Capitalising on the opportunities she’s had, Kelly has entered into each position strongly despite any existing relationship. This, she believes, is key to success in technical roles. 

“I think you have to go in strongly to any environment and I think you need to know your subject and have the confidence in your knowledge to really go for it as opposed to just saying: ‘I’ll get through this’.”


We Were Encouraged to Play Rugby

A topic that we cover heavily on this series is role models and mentors. Although many of the individuals we talk to highlight mentors throughout their career, we very rarely look at influence outside of the workplace. 

Kelly, who went to an all-girls school that broke free of traditional gender binaries, has been raised without restrictions.

“We didn’t conform. We played rugby, did woodwork and computer studies. Of course, we had homemaking – nobody starved but it was never the focus. I don’t think any of us left with any preconceived notion of what we can and can’t do.”

This mentality carried through into Kelly’s career where she continues to surround herself with a network that uplifts one and other. 

“I’ve had a lot of strong female role models and, at CliniSys, we promote people to do what they’re good at. At a domain lead level, we’re 50% female now. One of our previous CEOs is female as well and I think that has had a huge impact on all of our mentalities here.”


I’m Not Afraid to Say I Don’t Know

Over the course of this series, we’ve interviewed many technical leaders. This has given me the chance to understand the vox populi on what it takes to be a technical leader – specifically, what level of technical knowledge you need to truly get the job done.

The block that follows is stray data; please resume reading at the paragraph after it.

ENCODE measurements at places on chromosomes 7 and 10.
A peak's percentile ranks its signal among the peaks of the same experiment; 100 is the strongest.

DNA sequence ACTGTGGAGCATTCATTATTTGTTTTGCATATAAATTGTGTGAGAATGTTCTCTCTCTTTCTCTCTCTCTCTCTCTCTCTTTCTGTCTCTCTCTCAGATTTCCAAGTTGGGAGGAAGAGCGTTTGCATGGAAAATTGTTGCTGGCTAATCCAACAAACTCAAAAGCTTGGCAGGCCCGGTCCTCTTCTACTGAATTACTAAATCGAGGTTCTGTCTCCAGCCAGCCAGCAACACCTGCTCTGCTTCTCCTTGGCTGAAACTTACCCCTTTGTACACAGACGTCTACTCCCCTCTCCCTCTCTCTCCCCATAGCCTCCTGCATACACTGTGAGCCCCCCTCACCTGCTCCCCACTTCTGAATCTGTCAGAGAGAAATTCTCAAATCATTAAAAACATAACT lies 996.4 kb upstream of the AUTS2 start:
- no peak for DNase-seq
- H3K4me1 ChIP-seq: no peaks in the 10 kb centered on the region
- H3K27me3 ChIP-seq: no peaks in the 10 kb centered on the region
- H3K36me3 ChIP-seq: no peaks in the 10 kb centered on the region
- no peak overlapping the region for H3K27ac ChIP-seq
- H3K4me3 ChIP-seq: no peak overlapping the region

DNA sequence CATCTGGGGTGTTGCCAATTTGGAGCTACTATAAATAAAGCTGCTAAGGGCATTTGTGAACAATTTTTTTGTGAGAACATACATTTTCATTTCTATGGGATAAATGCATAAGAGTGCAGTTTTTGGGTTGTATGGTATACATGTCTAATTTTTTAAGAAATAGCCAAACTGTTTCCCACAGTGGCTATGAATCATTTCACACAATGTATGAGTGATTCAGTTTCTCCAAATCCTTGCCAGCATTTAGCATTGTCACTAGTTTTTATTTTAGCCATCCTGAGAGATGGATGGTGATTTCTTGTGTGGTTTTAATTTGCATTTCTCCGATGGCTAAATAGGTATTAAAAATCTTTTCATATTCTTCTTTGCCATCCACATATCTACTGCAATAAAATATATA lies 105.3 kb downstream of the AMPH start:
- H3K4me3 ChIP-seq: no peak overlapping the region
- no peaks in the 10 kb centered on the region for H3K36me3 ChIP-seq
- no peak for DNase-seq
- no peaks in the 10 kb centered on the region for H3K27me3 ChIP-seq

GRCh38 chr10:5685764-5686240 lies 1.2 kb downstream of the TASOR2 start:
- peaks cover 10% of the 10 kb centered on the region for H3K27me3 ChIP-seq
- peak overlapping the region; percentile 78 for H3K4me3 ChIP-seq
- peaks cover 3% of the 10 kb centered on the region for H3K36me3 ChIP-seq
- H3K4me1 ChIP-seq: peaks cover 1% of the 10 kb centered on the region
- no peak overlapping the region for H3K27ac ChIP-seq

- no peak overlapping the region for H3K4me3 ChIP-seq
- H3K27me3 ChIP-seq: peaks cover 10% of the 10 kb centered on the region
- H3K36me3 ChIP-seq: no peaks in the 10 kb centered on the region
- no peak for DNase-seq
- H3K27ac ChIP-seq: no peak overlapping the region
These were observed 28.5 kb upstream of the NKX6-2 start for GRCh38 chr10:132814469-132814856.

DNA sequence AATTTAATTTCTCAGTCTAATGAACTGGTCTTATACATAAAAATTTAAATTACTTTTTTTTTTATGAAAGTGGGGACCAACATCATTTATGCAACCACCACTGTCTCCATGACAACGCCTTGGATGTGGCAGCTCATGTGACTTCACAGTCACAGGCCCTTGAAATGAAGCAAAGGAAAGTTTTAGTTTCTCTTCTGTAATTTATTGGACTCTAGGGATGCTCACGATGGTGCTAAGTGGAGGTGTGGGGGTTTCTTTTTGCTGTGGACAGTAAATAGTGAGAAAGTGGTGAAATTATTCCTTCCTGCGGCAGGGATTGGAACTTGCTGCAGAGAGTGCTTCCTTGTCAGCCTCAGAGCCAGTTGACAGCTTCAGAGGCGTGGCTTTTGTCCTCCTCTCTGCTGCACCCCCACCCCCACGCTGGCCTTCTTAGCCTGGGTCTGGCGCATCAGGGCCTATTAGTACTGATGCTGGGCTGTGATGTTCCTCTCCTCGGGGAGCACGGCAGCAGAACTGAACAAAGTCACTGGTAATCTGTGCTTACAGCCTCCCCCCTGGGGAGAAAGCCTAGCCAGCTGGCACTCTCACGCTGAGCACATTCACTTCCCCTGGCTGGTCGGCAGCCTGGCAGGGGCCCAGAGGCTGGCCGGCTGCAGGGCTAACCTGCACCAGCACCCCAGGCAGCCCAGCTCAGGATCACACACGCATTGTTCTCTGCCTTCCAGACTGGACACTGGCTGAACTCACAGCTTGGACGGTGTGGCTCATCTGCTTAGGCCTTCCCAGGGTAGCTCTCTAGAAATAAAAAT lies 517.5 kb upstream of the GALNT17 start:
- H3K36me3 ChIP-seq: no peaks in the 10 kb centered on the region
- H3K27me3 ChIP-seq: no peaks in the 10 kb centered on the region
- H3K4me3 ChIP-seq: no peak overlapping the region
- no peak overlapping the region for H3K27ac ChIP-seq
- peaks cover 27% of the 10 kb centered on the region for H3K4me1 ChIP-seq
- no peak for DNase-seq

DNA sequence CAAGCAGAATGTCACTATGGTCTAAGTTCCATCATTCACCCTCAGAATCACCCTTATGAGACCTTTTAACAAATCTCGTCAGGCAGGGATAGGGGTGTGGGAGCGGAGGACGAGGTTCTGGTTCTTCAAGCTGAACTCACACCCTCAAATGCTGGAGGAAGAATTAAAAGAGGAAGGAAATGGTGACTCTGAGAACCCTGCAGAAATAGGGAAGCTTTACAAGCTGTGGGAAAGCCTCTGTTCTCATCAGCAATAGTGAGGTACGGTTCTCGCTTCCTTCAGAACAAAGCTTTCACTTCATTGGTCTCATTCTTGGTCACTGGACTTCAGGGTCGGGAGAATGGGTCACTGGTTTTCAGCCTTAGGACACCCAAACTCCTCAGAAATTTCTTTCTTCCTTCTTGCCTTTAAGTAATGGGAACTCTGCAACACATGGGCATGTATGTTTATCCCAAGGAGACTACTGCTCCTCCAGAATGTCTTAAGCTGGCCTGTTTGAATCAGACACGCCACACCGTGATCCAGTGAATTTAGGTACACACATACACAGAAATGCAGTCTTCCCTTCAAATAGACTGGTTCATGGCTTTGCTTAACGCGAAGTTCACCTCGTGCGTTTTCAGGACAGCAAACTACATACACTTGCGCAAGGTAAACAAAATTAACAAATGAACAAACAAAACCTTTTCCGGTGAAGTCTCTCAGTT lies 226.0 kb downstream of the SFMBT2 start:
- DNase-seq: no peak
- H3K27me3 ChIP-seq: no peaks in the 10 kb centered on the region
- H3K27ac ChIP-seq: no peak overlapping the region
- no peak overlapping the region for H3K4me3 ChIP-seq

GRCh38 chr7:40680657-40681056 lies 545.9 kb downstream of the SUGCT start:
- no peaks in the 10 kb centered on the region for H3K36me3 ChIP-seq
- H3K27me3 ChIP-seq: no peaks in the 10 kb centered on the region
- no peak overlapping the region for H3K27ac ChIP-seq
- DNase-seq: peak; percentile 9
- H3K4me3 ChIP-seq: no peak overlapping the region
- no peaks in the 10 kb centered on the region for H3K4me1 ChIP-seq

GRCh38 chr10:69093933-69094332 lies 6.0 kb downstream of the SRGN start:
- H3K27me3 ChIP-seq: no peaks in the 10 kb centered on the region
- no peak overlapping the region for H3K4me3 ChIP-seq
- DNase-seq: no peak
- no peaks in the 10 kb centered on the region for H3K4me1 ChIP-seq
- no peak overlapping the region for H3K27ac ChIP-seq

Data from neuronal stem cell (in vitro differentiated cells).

Echoing the sentiments of the overwhelming majority of leaders I’ve spoken to, Kelly believes technical leadership is about knowing your own limitations and then building a team that can fill the gaps. 

“I was always brought up to know that you can’t know everything. Everyone has strengths and weaknesses and, for a leader, one of your strengths should be knowing what everyone else's are.”

Building a culture that encourages people to step forward when they have a problem they can’t solve alone isn’t easy, but it’s one of Kelly’s main priorities as she looks to pioneer the ICE product. It’s here that she is trying to find the balance. 

“If you don’t know – ask. We all learn together. But we can’t live in total democracy, my team knows what I expect from them and I know what they expect from me.”


Believe In Yourself

Now working towards one of CliniSys’ biggest projects, Kelly is on the leading edge of Healthtech. Kelly’s journey, which has been filled with learnings and frustrations, has prepared her for the responsibility she now has driving change for Clinisys.

For those at the start of their career, Kelly has this advice: 

“Believe in yourself. If you’re in a role with some decision making responsibility, you’re not there by accident. You’re there because you’re good at what you do. Trust yourself and don’t be afraid of change.”